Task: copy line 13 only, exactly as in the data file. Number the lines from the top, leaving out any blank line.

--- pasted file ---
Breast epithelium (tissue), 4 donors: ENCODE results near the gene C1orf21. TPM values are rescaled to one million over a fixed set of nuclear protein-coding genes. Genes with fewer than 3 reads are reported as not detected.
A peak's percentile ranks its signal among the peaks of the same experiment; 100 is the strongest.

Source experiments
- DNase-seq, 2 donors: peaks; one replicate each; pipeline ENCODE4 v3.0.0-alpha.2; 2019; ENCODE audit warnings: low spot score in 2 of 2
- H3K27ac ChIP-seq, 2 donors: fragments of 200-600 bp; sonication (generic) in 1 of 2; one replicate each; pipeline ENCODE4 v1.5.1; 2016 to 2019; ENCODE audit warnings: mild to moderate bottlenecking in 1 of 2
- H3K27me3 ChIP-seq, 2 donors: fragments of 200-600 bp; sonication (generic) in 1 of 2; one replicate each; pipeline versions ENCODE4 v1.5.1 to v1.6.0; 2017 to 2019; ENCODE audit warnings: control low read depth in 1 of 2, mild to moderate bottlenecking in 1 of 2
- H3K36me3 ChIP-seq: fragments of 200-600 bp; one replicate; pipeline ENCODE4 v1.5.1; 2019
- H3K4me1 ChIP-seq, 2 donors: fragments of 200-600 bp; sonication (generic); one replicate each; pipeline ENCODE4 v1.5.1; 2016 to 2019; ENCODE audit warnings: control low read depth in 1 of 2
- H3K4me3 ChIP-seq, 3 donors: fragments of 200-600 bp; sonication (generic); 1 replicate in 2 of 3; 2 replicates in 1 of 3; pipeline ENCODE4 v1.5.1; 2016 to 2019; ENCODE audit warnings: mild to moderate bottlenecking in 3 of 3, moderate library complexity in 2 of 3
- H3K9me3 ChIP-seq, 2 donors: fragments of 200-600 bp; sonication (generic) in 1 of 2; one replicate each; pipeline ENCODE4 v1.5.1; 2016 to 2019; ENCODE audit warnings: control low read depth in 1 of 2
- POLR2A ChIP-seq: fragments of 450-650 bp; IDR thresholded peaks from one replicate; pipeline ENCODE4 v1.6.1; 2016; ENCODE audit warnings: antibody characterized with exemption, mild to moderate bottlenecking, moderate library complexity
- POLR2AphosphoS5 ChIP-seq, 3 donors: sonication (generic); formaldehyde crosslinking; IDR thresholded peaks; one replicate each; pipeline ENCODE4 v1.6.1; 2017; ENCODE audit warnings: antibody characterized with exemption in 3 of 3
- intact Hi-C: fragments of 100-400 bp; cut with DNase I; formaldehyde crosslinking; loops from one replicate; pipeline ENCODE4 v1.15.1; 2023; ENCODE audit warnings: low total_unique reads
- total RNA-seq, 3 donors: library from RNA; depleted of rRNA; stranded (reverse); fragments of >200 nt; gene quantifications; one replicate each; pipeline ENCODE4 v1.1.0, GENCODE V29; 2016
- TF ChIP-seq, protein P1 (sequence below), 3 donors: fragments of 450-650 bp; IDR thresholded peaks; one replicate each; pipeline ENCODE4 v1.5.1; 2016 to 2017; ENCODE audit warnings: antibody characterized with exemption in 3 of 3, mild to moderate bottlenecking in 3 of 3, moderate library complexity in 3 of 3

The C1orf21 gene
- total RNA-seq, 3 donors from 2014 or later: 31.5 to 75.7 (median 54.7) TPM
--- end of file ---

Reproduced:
- intact Hi-C: fragments of 100-400 bp; cut with DNase I; formaldehyde crosslinking; loops from one replicate; pipeline ENCODE4 v1.15.1; 2023; ENCODE audit warnings: low total_unique reads